I really loved playing the piano. Then it was time for me to pick a band instrument when I was ten. My mom was so brilliant, because she’s obviously a music teacher, and she was so smart. So I wanted to play the horn, the tuba, or the flute, and those were my choices. The reason I wanted to play the tuba is because of, I don’t if you know this with your kids, but there’s a series about Harry the dog and he goes on a quest to find low sounds because he lives next to the lady next door who sings really loudly and he finds a tuba and I thought that was really awesome.
KCO: I don’t know that story but I can identify with it.
D: It’s a fantastic book, I remember loving that book. But my mom said, “Well honey, the tuba and the horn are in the same family, and you know you’re going to have to carry this instrument to and from school,” so I thought that was really valid point and so I said, well okay, lets narrow it down to the horn and the flute.
All my friends were playing the flute and it seemed really easy to carry back and forth to school, and I thought it might give me some girl cred because I was a little bit of a tom boy, had short hair, and you know, not interested in girly things. This’ll be good, you know, flute.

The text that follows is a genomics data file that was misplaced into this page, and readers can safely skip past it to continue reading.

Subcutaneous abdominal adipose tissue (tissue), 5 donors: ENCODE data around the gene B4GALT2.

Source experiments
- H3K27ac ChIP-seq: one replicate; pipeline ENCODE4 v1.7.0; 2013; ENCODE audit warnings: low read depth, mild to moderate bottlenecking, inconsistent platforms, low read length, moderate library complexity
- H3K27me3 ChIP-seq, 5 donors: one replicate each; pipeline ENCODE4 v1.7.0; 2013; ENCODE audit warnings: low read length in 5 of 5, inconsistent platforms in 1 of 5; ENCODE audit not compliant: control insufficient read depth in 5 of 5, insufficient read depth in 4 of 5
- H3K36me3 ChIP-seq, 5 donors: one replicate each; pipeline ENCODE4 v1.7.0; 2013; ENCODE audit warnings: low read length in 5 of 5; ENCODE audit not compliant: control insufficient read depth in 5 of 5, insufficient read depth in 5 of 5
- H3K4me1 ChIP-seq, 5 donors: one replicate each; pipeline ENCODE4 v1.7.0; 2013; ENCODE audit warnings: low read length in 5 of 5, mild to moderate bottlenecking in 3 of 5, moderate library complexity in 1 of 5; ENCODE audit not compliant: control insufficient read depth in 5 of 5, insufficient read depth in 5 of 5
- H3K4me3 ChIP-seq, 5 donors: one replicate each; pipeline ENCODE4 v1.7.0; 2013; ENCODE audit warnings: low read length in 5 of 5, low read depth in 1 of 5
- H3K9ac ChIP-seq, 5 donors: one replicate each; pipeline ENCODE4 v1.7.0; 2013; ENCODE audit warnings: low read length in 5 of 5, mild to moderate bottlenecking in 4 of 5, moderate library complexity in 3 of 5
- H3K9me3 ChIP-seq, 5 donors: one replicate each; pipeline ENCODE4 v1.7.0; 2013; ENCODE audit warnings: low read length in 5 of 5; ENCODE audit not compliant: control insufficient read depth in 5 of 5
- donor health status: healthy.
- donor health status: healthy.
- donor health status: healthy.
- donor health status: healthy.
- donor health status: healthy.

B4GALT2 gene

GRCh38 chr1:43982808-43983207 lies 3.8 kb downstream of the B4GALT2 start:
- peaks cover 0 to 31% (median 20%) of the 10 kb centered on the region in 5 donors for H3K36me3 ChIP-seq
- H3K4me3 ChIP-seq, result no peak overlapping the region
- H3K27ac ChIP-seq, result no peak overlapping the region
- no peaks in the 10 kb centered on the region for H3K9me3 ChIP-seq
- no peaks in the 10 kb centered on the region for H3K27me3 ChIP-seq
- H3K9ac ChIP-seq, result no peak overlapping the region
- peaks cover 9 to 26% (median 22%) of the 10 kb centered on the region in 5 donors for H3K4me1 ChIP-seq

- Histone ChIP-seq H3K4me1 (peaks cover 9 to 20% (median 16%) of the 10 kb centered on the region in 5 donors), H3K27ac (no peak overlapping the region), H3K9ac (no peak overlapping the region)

My mom kind of knew that I was going to pick the horn because, in my spare play time I would go out in the backyard and play songs on the garden hose in the backyard, like I would just play songs on the hose. I’d be swinging on the swing and the neighbors would be calling, like what is that in your backyard? And my mom would look out the window and she’d say, “Okay, I think I have a brass player on my hands.”